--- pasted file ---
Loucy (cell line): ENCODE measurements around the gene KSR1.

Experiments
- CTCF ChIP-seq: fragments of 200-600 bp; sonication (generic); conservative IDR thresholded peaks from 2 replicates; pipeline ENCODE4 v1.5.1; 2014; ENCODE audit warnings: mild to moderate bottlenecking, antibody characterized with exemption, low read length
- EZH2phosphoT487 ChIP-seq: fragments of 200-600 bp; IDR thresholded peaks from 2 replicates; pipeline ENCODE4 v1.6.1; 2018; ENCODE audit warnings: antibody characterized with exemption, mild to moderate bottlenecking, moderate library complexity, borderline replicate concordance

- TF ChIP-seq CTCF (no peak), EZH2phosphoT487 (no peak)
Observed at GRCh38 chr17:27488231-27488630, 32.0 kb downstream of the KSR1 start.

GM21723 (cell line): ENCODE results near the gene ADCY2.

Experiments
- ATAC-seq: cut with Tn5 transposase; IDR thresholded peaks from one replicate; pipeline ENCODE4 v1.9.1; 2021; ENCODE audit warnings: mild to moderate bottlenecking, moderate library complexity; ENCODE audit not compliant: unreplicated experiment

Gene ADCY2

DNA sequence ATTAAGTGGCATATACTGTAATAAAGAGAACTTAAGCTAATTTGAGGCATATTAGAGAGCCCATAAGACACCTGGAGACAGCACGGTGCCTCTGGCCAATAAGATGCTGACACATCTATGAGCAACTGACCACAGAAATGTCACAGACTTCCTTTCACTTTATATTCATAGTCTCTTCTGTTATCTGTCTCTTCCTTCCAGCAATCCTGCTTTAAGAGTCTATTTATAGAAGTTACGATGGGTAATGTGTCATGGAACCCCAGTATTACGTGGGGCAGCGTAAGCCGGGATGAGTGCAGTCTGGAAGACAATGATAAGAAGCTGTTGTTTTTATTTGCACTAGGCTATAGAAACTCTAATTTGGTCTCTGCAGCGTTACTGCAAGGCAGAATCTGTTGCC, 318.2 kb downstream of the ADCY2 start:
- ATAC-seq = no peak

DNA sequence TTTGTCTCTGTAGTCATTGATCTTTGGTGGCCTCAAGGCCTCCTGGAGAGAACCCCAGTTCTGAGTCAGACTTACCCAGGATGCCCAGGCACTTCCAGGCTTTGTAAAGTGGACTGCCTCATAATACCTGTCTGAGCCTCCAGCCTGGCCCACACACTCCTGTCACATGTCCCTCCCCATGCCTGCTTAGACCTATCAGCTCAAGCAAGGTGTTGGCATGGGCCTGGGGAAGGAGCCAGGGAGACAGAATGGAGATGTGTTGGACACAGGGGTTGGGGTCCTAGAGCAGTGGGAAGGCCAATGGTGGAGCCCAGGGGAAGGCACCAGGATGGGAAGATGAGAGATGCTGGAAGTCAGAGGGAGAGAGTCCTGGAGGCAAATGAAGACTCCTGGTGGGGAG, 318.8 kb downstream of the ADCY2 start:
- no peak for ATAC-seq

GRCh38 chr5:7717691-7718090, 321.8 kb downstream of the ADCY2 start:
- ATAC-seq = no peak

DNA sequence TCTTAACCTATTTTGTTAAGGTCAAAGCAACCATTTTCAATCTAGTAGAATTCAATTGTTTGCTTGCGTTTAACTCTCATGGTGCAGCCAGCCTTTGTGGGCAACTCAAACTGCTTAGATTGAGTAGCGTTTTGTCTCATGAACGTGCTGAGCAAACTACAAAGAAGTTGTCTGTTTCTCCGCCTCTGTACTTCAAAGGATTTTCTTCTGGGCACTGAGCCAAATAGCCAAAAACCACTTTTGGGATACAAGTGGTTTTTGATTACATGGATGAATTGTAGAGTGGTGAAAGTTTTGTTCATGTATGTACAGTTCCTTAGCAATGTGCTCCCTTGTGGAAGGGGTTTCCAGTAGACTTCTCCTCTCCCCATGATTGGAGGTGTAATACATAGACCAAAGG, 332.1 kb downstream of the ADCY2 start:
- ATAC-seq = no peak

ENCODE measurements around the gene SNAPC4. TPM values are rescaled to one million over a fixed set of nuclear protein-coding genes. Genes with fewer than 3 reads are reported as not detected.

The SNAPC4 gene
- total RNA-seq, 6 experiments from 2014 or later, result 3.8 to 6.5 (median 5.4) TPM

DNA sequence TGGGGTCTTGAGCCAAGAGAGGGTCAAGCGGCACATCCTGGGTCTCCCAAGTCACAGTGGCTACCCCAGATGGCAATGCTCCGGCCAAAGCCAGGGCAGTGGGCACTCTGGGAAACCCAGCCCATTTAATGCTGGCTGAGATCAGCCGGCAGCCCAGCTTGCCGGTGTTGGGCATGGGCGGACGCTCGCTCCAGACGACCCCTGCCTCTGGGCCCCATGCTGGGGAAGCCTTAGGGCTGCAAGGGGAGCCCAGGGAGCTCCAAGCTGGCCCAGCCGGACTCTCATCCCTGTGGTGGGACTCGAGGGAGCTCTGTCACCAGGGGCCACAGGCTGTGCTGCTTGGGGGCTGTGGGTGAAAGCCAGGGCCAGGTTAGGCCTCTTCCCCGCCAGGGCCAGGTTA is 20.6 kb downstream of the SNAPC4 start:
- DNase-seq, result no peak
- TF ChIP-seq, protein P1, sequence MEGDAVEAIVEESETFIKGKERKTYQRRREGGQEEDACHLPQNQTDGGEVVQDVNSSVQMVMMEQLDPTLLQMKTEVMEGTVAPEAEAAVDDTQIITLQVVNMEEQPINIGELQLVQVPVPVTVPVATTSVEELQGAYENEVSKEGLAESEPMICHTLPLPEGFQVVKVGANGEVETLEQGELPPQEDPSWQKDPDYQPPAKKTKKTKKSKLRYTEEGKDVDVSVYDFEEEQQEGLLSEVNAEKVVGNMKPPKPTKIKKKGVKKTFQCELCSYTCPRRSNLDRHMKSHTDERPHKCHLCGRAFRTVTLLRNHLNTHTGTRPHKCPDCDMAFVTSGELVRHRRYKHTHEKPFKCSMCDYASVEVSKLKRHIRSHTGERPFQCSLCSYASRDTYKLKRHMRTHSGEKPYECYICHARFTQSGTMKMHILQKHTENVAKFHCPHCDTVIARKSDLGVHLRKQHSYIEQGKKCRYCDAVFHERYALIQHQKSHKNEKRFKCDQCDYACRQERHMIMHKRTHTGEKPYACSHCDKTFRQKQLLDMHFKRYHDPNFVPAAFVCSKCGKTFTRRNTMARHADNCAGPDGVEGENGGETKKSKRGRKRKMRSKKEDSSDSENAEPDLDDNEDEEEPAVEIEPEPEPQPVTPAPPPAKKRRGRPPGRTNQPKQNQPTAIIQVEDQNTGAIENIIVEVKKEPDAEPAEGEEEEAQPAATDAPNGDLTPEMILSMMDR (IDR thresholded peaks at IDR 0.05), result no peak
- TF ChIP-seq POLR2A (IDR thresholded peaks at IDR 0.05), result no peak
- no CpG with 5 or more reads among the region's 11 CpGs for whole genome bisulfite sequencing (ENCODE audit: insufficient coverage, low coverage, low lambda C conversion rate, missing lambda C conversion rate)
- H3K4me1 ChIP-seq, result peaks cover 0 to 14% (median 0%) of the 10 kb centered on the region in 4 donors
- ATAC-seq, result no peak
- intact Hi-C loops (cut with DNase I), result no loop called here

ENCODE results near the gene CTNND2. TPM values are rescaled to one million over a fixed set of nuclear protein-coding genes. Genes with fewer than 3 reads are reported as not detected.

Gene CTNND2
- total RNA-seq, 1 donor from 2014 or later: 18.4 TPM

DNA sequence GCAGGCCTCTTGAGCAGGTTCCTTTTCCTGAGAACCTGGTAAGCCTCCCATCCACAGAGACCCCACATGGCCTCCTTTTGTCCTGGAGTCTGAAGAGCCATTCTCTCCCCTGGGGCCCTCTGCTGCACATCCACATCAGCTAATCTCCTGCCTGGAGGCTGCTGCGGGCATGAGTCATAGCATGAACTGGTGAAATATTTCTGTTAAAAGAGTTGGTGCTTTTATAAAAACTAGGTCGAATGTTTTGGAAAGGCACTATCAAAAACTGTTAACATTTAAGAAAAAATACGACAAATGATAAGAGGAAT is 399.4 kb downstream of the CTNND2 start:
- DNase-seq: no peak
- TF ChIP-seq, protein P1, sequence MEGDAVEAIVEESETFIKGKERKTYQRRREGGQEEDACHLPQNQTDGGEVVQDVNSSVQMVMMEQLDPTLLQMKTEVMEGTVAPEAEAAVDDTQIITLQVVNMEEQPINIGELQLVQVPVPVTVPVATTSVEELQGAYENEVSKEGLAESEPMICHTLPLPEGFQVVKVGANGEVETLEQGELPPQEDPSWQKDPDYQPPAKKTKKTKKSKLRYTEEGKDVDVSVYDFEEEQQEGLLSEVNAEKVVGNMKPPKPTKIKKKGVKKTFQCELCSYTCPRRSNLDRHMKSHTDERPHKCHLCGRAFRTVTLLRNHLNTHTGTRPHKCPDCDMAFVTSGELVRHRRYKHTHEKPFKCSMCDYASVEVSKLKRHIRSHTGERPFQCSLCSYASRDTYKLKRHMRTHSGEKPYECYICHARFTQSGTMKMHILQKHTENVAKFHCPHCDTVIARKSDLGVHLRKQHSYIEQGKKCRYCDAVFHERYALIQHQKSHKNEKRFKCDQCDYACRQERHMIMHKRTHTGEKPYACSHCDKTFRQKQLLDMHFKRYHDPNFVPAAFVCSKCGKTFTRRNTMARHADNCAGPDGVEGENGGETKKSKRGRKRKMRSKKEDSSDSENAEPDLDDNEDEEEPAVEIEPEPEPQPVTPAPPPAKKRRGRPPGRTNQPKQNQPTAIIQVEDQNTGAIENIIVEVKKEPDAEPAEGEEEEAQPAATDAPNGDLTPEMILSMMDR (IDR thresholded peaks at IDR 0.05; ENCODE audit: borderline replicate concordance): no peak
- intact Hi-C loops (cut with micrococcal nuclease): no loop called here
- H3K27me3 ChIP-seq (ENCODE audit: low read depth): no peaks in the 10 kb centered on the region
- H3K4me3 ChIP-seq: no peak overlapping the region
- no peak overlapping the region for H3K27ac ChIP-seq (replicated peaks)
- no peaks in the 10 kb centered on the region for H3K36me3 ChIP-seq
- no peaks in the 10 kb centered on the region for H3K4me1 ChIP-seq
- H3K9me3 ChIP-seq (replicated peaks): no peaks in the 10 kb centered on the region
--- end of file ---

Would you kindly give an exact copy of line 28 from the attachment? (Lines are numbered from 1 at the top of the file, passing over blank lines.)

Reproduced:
- ATAC-seq, result no peak